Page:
This is just a supplement to the accepted answer. For a low orbits where the semi-major axis is close to the radius of the central body, the period is related to the average density of the body and unrelated to it's size. So a low orbit around a spherical asteroid (which there usually aren't) made of a mixture of rock and iron (which there usually aren't) ...

4

Interesting question! Abstracted/simplified case: Suppose a spacecraft is orbiting around a planet with no atmosphere, a perfect spherically symmetric mass distribution, such that the gravitational field can be expressed as that of a point at the origin using Newton's Shell theorem, and there are no other forces or bodies in the universe. A repeat ground ...

3

Speculation: Sanibel Island, Florida fits the bill. Like Cape Canaveral, it is on an island on the Florida coast, close enough to be reached by bridges. Its latitude is 2 degrees south of Canaveral (26°26′23″N versus 28°29′20″N), so actually slightly better. It's bigger in area than Canaveral (86 km$^2$ versus 5 km$^2$); plenty of room for the military, ...

3

From the point you are, you need to: Calculate the XYZ coordinates of your ground station Find the line in space between the satellite and the ground station Find the XYZ coordinates of the point at the intersection of that line with the ellipsoid defined by all the points with elevations of 300 km Find the latitude and longitude of that point. For (1) you ...

3

Depending on which algorithm/set of equations you are using to convert, you may need to convert the TLE parameters into ECEF coordinates, then convert that into latitude, longitude, and altitude. Here is a page that explains the ECEF-to-LLA conversion: http://www.gmat.unsw.edu.au/snap/gps/clynch_pdfs/coordcvt.pdf A common math difficulty is that the true ...

3

This is necessarily a short answer, I don't doubt there will be other more extensive answers later. The location of a spacecraft in space is changing due to gravity forces and perturbations from drag and solar pressure. The location of DSN stations in inertial reference frame is not constant either. Earth's orbital motion is the first component to consider....

2

I had a similair question, and using pyephem as suggested by zdRan worked great, except for one thing: Those are instructions for Debian/Ubuntu/etc. distributions and I was on a bare-bones CentOS install. In case anyone else runs into this, here's the install instructions, to be used in place of the first block in zdRan's post: sudo yum install python ...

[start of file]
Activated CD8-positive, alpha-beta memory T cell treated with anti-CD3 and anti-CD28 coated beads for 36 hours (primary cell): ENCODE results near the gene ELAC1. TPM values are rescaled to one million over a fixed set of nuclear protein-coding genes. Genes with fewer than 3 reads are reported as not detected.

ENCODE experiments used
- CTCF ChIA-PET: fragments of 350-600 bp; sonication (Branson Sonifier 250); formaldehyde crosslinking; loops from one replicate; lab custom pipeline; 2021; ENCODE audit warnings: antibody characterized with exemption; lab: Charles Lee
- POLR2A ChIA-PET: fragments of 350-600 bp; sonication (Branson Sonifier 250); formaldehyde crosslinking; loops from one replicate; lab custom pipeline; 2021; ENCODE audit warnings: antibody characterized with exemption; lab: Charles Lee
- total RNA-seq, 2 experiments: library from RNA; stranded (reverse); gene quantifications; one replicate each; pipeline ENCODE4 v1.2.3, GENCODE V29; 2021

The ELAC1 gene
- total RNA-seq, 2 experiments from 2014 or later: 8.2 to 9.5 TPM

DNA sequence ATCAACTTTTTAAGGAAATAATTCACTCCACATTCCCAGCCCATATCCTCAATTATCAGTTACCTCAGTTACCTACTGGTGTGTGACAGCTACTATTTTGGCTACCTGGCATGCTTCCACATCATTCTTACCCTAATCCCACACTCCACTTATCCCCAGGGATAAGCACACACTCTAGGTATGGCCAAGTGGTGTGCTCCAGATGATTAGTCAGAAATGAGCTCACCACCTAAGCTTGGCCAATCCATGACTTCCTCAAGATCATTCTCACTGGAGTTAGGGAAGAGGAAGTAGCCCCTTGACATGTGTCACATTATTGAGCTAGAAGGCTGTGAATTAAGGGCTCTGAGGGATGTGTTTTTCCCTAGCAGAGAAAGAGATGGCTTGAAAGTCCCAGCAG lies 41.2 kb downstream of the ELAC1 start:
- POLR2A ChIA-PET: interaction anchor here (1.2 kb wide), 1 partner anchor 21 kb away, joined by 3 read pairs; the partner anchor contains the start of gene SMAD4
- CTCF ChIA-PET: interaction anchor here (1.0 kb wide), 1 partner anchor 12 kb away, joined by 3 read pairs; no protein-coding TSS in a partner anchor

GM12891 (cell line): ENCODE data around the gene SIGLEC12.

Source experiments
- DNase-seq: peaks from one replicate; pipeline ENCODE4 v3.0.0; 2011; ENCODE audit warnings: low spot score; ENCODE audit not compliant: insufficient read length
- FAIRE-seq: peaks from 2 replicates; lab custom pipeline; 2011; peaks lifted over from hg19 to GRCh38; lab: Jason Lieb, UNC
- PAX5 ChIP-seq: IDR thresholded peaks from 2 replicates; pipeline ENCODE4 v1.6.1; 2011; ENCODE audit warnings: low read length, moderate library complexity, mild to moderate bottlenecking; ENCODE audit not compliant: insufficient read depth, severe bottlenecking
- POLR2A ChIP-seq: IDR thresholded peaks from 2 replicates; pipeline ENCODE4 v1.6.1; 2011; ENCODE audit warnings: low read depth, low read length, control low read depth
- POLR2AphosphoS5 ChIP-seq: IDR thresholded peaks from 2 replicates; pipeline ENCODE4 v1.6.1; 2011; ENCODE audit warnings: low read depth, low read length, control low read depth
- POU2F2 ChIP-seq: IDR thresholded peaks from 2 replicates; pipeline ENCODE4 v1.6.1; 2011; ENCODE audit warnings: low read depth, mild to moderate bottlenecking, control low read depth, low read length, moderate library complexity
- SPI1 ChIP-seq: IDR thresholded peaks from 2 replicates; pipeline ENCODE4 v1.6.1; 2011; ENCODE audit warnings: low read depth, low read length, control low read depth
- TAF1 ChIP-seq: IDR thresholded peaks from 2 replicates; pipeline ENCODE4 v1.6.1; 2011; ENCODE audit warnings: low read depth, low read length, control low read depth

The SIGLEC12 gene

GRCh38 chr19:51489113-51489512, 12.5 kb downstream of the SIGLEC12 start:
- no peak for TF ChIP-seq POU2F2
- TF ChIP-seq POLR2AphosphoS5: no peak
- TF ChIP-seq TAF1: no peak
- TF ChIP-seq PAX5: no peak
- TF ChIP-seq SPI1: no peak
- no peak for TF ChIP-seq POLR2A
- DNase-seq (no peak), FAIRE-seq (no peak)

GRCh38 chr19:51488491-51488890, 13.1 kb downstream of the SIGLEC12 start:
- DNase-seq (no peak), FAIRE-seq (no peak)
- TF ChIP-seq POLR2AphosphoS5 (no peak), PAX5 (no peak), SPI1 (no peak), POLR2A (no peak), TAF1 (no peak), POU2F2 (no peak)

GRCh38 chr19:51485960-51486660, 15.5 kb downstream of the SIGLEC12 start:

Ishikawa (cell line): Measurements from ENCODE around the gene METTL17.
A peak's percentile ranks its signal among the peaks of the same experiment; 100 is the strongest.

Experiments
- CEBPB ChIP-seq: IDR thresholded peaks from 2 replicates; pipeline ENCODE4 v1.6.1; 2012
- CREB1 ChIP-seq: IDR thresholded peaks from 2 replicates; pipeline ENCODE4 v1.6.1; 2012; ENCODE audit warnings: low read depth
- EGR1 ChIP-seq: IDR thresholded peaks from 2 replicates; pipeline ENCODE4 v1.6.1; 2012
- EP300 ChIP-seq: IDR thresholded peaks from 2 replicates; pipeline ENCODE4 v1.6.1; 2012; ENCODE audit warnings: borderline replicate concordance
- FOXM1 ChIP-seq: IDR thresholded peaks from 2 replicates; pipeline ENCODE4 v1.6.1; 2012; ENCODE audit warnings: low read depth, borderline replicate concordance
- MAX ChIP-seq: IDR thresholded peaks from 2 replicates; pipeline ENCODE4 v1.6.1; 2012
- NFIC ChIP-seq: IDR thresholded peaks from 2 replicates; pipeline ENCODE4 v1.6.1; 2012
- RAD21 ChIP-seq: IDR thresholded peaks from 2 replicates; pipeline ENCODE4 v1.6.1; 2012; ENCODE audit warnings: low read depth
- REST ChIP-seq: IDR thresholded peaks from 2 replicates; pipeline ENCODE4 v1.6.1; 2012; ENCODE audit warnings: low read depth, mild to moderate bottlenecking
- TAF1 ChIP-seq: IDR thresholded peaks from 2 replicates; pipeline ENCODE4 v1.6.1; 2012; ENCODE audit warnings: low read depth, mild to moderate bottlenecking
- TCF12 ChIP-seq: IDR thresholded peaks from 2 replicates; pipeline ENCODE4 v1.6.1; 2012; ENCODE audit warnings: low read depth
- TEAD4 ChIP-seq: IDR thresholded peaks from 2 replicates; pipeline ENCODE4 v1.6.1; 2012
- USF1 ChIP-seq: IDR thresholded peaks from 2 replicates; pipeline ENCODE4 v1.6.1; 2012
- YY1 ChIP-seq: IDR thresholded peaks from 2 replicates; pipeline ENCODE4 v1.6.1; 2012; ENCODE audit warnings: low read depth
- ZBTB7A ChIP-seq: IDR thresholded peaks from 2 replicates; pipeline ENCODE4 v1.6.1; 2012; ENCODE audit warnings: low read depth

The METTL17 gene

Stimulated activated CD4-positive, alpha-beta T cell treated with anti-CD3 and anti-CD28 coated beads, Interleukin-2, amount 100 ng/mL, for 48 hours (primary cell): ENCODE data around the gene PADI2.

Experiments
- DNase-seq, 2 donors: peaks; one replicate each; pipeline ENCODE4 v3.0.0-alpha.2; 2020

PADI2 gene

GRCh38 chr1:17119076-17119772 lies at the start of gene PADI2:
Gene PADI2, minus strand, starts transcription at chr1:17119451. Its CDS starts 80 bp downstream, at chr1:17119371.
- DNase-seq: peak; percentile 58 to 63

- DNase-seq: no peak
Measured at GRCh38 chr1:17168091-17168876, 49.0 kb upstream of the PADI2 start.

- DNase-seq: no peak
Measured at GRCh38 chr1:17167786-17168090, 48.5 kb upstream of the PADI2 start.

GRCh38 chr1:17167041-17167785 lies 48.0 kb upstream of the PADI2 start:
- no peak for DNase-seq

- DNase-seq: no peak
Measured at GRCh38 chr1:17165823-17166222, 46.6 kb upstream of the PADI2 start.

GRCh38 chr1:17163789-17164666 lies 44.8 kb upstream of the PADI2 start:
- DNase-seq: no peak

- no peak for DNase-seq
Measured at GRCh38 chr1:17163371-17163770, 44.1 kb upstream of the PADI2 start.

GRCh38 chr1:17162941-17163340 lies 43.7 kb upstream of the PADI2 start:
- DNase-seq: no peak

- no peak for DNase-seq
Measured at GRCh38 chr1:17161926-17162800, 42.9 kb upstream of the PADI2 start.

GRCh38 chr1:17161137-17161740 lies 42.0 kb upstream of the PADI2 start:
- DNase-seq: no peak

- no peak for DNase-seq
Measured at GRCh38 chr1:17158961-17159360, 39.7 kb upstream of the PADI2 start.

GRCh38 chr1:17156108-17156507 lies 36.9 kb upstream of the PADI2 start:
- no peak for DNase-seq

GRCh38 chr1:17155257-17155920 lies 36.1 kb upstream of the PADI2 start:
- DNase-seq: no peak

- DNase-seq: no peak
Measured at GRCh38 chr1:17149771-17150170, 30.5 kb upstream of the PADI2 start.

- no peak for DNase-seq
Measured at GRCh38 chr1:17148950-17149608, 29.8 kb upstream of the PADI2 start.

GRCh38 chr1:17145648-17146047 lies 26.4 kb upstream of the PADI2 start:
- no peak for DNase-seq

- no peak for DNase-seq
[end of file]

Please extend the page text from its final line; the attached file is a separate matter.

2

I don't fully agree with the explanation given so far. Here's my additional guesses: 2) The outer edges: This is not a binning artifact as stated by @PearsonArtPhoto. Debris doesn't only fall along the path of satellite, there is a region with a certain width around the path where we have to expect debris coming down. It's reasonable to assume the ...

2

ICESAT-2 The POD team developed the ICESat-2 orbit with the initial requirements of: (1) a 92°inclination orbit for coverage of polar ice and sea ice while still producing orbit-crossings for altimeter cross-over observations, (2) a frozen orbit to limit altitude variation at any given latitude in order to maintain beam pattern geometry on the surface, (3) ...

1

So why do rockets from Baikonur bound for GTO launch to the northeast, rather than due east? A quick look at a map shows that if you aim any further south than Altai you risk dumping your space junk in China and Mongolia. China in particular probably wouldn't like that, so I'm guessing they steer well clear.

1

My guess is the way that they did this is to take the orbital paths that might happen, and figured out where it would reenter if that was the case. The artifact at the edges is most likely a binning size. Only the very middle part (Top and bottom) is a possibility , but the bin is still there, so the actual amount is small. A simpler way to think of this is ...

1

Here's how I would solve it: First, the math is easier if proper spherical coordinates $(r, \theta, \phi)$ are used instead of longitude and latitude are used. The difference is latitude is the angle from the equator, whereas $\phi$ is the angle from the north pole. To find $\theta$ and $\phi$ from the longitude and latitude, $$\theta = \text{Long}$$ \phi ...